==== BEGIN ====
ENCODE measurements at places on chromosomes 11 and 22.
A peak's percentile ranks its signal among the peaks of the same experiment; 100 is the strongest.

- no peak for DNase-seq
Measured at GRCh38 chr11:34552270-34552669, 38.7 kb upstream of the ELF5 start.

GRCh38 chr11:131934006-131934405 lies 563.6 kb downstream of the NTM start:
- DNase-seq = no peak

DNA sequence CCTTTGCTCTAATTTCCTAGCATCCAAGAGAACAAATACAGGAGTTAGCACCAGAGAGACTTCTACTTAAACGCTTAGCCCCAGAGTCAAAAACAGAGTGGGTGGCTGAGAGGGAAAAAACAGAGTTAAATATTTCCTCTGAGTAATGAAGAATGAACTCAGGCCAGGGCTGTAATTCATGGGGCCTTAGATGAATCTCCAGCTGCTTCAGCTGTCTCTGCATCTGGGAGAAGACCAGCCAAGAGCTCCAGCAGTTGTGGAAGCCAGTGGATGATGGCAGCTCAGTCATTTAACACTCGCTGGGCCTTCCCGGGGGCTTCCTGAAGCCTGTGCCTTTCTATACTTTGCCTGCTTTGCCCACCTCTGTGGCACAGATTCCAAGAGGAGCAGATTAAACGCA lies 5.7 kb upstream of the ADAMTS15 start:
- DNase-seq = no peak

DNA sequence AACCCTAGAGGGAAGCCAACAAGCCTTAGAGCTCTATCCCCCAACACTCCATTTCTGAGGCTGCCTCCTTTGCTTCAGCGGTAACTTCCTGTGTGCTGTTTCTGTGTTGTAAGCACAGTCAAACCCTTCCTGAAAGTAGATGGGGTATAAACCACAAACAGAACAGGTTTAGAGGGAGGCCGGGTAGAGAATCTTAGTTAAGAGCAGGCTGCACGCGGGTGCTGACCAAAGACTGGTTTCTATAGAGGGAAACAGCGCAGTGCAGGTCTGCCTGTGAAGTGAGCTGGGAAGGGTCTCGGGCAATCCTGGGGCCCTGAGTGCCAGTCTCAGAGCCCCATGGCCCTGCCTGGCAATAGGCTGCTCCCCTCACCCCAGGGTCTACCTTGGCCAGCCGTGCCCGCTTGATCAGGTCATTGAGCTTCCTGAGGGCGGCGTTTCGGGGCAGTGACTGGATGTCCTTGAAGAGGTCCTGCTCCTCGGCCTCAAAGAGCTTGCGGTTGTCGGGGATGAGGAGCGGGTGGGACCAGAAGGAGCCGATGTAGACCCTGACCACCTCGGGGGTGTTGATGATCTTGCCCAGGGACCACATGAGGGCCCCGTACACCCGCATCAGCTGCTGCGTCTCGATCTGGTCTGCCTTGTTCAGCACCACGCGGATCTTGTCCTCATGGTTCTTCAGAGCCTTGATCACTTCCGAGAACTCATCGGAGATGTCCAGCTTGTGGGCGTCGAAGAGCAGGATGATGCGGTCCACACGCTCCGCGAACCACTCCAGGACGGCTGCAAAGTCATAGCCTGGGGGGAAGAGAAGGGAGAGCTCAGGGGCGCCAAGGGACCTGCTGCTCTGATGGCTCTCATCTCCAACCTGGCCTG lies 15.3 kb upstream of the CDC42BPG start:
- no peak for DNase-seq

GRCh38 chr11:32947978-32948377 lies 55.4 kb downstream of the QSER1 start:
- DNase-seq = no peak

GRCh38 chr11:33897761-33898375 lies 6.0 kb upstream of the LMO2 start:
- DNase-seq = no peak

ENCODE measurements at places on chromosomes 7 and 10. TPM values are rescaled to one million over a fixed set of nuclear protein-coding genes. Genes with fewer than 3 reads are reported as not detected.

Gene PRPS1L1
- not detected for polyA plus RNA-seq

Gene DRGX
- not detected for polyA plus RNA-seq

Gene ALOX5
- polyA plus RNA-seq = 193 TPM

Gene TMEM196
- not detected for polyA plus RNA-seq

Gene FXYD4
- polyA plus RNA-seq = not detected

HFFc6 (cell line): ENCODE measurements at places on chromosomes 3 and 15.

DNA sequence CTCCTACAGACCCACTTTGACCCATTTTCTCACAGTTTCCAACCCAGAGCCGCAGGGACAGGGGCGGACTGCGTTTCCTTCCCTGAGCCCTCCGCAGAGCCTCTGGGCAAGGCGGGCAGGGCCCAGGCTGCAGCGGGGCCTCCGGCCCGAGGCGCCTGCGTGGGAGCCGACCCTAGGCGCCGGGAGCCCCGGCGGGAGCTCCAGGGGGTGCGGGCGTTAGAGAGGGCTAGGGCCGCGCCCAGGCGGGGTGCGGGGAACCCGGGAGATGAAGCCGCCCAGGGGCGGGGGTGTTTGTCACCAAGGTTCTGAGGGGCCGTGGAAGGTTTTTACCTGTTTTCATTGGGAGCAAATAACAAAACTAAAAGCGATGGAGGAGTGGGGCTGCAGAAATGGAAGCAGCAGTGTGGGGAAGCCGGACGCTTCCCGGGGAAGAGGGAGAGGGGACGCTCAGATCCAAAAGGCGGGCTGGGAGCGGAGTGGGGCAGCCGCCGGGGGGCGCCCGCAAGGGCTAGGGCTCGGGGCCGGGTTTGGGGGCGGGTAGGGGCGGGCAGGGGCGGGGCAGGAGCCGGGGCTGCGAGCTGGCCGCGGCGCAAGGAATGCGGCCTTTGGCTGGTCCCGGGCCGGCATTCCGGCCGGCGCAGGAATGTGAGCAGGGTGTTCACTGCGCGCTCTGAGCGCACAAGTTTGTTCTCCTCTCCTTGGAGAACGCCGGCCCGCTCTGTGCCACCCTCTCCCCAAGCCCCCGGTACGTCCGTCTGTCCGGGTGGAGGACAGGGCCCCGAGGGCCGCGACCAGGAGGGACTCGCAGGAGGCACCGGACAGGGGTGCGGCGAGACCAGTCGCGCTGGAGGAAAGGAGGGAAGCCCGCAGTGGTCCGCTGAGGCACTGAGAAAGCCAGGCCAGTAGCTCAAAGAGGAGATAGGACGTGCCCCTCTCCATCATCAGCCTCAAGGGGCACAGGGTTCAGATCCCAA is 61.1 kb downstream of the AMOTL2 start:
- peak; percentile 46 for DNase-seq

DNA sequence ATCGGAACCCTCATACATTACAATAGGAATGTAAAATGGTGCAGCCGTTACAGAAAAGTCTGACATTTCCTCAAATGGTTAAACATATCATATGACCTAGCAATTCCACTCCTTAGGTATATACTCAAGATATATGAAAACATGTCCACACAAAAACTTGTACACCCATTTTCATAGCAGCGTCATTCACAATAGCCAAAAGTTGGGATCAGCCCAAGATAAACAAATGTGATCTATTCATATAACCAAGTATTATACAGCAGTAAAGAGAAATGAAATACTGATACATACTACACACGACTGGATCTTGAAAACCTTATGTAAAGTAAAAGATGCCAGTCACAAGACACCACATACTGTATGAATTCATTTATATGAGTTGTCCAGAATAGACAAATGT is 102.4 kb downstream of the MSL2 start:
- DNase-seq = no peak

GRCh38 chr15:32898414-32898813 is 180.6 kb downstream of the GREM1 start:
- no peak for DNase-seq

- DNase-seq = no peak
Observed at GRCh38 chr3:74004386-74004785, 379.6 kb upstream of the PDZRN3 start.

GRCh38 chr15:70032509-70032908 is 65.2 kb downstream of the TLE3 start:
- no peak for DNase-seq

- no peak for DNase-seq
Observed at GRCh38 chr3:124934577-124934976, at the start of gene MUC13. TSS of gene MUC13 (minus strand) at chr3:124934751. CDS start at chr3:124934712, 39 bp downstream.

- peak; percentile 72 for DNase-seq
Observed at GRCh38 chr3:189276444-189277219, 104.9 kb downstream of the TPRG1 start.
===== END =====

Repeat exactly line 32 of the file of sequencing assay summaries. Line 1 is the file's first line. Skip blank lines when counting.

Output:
- no peak for DNase-seq